question of resources. It's a question of focus. We have a plan to create a college of governance,
administration and security to increase the skills of Australians, a train the trainer program for
Australians to assist in capacity building in the region, and also to invite civil servants from
those countries for their skills, but there's a whole range of things including a business
development, encouraging businesses to go there. There's a whole range of encouraging -

STEVE LEWIS: And what about guest workers? Should we be encouraging Pacific Islanders to come to
Australia as guest workers?

ROBERT McCLELLAND: That has been an issue of some controversy, but we've certainly indicated we're
going to look at that issue. I mean, in one sense having well-off families sending kids here as
backpackers from Europe and so forth is very nice, but why we're not assisting the island states is
an issue that we need to look at.

DEBORAH KNIGHT: Mr McClelland, on the issue of Zimbabwe, we've seen disturbing events in Zimbabwe
over the past few weeks by the regime of Robert Mugabe.


DEBORAH KNIGHT: Should we force our Australian cricket team to call off the tour to Zimbabwe later
this month?

ROBERT McCLELLAND: I think there's a jealous history or a history of jealous self-independence from
our sporting organisations. I'd certainly think it's worth talking with them and saying is it
something they really want to do given what is an outrageous abuse of our principles in Zimbabwe? I
mean, that's, I think, something certainly to legitimately raise. They make the decision but I
think we're entitled to say, "Is this a good thing, visiting Zimbabwe, or is it -"

STEVE LEWIS: It certainly forced change in South Africa. Shouldn't we be taking a similar stand in
terms of Zimbabwe?

ROBERT McCLELLAND: It did. It ultimately, over a period of time, unquestionably did in South
Africa. I think these are things to look at from not only politics but the community sporting
organisation generally.

DEBORAH KNIGHT: Robert McClelland, thanks for joining us this morning.


DEBORAH KNIGHT: When we come back, should ethics and politics be mutually exclusive? And
mud-slinging is the theme of this week's Nicholson animation from the 'Australian' newspaper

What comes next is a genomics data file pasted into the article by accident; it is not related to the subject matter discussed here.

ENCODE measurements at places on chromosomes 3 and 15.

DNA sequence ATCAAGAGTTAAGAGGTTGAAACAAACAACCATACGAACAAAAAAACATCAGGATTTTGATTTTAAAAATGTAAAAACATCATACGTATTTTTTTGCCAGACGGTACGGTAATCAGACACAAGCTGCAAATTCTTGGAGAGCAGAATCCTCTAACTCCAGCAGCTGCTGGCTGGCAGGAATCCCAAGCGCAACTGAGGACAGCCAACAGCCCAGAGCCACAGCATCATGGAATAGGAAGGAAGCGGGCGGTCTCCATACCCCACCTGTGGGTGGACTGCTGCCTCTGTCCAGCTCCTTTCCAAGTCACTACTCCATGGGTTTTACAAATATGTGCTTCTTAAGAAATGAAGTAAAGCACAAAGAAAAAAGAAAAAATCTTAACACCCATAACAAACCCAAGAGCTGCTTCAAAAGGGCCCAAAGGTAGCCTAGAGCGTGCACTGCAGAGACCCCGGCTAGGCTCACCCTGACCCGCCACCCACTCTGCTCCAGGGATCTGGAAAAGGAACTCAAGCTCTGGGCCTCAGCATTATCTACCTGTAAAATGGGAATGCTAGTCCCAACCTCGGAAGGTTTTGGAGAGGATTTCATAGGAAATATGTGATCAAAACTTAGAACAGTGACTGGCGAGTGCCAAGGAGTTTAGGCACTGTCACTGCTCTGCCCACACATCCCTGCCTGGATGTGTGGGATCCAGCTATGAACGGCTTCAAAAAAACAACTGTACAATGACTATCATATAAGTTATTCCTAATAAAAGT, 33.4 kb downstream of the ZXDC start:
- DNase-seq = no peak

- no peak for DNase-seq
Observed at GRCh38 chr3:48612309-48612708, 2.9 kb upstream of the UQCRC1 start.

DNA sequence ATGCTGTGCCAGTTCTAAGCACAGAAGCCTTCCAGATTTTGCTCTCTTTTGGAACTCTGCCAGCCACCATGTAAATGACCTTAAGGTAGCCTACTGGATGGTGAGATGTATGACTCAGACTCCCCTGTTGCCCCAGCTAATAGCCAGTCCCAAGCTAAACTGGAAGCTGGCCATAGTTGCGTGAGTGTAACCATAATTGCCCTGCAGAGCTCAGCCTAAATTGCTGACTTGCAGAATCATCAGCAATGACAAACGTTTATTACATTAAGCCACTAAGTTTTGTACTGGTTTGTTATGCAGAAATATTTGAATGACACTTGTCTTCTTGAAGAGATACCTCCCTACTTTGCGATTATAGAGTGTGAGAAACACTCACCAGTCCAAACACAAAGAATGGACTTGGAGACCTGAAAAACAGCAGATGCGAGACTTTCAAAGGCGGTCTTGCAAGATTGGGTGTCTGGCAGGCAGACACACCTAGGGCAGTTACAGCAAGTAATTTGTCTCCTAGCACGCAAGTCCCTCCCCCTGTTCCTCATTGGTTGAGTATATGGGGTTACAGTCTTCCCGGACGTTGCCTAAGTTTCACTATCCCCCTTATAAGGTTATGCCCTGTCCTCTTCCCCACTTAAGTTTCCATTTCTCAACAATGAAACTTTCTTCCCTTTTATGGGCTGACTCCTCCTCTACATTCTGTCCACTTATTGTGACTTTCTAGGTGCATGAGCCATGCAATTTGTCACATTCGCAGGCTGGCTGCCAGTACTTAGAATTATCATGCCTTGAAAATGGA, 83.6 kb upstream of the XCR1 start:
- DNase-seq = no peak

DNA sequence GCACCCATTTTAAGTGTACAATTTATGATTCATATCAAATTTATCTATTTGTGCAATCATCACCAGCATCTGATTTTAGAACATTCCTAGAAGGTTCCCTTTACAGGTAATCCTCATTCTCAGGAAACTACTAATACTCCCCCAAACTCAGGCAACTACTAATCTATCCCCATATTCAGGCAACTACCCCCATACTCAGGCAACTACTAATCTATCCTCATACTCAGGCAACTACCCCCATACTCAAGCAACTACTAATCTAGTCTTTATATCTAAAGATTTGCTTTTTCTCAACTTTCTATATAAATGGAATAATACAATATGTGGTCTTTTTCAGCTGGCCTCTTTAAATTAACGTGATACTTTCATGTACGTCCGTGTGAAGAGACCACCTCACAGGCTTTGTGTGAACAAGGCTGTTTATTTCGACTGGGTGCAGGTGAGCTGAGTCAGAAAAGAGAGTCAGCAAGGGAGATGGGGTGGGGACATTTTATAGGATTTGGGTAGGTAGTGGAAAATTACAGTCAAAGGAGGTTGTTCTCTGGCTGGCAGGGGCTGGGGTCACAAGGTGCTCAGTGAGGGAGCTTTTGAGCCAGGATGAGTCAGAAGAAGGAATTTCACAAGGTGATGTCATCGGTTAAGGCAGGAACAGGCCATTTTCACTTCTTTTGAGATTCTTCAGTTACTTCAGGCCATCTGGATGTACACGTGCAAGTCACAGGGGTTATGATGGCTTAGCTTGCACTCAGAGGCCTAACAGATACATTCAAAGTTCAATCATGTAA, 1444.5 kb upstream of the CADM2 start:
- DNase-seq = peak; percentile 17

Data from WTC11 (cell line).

KEVIN RUDD CHARACTER: The honeymoon has exceeded all of my expectations. Look at these poll
results, 80% satisfaction.

JULIA GILLARD CHARACTER: Yeah, we're a dream team.


RUDD: I didn't order that.


HOWARD: Ha, ha, sign here, Mr Burke. You'll never get that stain out.

RIGHT-WING VOTER: Oh, let's get that top off right now.

HOWARD: They'll never keep that going till October.

DEBORAH KNIGHT: You're on Meet The Press, welcome back. Federal Parliament is sitting again on
Tuesday. And should we expect more of this?

TONY ABBOTT (28 February): The only socialist thing about him was his haircut, Mr Speaker, his
depression-era haircut. Whether it's Dr Death or Pol Pot, don't trust him with the health system.

DEBORAH KNIGHT: Tony Abbott there in full flight. Ethics is the focus of our next guest, Dr Simon
Longstaff, Executive Director of the St James Ethics Centre. Welcome to the program.


DEBORAH KNIGHT: Well, it has been an intense few weeks in politics for mud-slinging. Have voters
had enough? Is it time for a truce?

SIMON LONGSTAFF: Oh, I think that the voters look at this and they question the sincerity of the
challenges being made by one party against the other. And it's not just in the Federal Parliament -
you see this around the country, whatever the political perspective. And they really see it's a
kind of a tit-for-tat exercise for political reasons rather than necessarily reflecting some kind
of deep concern about ethical issues in politics.

STEVE LEWIS: Dr Longstaff, is it time for there to be a tougher ministerial code? We've seen John
Howard bring it out of the drawer in recent times. If you had your way, what you would like to see
in a ministerial code?